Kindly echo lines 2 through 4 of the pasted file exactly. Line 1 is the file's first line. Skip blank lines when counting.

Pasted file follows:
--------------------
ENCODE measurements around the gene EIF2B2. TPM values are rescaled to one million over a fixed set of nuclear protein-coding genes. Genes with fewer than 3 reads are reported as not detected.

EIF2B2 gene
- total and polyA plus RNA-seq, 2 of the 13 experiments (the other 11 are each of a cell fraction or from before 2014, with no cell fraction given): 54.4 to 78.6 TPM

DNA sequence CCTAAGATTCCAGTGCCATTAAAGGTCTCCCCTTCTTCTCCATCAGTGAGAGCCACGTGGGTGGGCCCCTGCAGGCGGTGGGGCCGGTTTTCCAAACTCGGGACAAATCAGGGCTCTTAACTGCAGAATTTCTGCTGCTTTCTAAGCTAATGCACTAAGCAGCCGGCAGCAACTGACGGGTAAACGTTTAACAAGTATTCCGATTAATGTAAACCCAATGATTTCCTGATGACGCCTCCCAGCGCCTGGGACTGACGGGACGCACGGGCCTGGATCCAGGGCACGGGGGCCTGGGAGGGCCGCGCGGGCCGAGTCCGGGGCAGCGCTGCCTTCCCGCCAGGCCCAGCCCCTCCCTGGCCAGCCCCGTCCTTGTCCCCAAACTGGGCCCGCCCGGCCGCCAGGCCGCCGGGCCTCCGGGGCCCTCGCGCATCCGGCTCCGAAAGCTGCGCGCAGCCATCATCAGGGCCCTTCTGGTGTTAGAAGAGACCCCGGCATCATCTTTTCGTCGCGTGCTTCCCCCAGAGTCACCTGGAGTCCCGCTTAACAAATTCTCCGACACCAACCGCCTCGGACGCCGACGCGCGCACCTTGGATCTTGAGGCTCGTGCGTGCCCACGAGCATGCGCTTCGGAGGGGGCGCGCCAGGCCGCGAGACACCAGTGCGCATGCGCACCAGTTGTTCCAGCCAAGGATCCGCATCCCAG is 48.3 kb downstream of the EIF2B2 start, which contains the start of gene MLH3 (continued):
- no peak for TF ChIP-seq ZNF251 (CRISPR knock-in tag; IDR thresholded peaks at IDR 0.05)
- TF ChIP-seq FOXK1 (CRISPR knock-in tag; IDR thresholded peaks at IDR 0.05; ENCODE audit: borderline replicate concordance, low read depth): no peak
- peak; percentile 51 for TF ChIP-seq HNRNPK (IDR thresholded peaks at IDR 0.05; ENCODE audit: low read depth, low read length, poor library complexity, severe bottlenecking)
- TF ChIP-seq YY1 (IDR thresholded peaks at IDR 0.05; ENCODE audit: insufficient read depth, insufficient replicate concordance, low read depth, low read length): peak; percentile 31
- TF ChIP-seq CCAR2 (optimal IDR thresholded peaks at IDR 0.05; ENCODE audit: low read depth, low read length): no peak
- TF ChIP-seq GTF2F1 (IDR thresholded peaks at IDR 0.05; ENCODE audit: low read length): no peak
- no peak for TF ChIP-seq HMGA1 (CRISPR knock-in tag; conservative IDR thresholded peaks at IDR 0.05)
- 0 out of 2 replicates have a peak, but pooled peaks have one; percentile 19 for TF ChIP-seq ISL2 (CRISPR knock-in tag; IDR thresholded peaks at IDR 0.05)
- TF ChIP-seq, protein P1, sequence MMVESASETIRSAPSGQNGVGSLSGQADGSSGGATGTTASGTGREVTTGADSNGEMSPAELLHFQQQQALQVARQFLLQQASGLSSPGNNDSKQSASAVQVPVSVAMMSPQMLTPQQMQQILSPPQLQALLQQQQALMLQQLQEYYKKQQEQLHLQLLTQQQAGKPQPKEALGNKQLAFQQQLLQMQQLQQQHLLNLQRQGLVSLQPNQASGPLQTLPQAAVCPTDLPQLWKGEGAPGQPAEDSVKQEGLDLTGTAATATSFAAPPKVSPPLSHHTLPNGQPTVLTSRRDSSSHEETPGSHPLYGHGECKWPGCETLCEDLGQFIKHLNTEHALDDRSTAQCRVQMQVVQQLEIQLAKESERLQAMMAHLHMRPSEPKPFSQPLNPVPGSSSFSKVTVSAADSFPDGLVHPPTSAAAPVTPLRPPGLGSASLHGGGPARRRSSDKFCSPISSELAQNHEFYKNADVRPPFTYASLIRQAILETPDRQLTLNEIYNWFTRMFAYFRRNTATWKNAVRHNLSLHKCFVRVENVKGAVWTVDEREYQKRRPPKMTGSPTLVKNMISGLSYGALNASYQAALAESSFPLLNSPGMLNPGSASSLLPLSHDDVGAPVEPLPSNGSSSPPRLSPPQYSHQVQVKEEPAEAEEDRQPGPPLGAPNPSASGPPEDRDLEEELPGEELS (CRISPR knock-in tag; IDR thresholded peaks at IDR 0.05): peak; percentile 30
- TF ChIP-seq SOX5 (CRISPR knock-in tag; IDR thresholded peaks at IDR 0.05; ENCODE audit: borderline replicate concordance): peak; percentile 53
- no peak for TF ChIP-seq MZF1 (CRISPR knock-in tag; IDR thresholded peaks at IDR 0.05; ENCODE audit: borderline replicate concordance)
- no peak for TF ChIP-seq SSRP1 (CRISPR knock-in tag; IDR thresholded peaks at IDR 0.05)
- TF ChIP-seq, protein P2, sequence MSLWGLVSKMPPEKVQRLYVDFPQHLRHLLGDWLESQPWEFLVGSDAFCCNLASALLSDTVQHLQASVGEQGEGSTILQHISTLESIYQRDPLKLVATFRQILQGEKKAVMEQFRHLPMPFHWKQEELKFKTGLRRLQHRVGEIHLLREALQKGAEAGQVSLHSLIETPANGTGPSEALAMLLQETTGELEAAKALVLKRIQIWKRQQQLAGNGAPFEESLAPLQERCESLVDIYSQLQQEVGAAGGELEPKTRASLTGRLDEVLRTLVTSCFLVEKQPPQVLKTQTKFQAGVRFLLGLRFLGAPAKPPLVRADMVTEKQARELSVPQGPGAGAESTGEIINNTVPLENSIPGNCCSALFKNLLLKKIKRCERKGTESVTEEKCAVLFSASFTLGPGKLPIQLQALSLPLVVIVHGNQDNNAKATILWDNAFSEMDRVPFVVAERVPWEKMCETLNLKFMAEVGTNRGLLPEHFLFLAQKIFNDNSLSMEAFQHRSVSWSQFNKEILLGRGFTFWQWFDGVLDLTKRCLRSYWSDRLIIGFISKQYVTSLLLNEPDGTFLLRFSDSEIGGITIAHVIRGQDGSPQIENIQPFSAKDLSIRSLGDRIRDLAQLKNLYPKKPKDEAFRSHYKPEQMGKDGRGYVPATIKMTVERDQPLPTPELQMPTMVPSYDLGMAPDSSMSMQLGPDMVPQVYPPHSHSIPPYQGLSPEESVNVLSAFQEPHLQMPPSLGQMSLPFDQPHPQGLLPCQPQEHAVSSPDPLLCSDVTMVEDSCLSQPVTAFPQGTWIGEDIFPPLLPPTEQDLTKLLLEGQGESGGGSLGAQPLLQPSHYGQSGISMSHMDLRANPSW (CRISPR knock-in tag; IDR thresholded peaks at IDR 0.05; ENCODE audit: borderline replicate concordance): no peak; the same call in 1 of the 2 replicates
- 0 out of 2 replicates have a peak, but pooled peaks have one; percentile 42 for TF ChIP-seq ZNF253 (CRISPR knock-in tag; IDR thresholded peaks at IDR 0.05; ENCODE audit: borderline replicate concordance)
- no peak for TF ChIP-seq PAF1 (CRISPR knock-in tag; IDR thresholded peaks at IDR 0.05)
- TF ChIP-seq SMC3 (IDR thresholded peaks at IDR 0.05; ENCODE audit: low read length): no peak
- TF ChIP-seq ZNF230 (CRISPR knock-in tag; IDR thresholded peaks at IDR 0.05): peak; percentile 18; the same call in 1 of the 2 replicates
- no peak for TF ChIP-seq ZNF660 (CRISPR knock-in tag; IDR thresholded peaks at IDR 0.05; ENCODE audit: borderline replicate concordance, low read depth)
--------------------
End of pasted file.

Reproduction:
EIF2B2 gene
- total and polyA plus RNA-seq, 2 of the 13 experiments (the other 11 are each of a cell fraction or from before 2014, with no cell fraction given): 54.4 to 78.6 TPM

DNA sequence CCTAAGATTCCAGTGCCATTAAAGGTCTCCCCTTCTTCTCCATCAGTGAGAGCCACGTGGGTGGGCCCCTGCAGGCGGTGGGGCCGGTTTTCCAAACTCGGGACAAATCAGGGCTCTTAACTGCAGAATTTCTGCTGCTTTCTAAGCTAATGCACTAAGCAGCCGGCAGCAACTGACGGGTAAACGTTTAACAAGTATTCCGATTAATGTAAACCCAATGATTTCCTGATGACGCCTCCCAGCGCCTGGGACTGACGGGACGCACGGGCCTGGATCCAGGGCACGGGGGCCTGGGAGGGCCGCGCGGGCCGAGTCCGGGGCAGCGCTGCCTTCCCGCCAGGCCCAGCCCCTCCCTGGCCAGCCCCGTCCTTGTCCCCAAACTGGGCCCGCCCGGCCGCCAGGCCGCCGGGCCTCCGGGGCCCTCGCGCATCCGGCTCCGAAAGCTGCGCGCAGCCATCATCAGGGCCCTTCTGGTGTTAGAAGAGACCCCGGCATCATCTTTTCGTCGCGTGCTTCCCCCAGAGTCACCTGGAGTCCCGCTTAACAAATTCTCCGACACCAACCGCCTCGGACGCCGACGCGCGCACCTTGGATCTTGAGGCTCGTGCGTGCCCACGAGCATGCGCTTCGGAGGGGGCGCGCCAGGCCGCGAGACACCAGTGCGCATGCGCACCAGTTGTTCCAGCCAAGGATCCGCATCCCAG is 48.3 kb downstream of the EIF2B2 start, which contains the start of gene MLH3 (continued):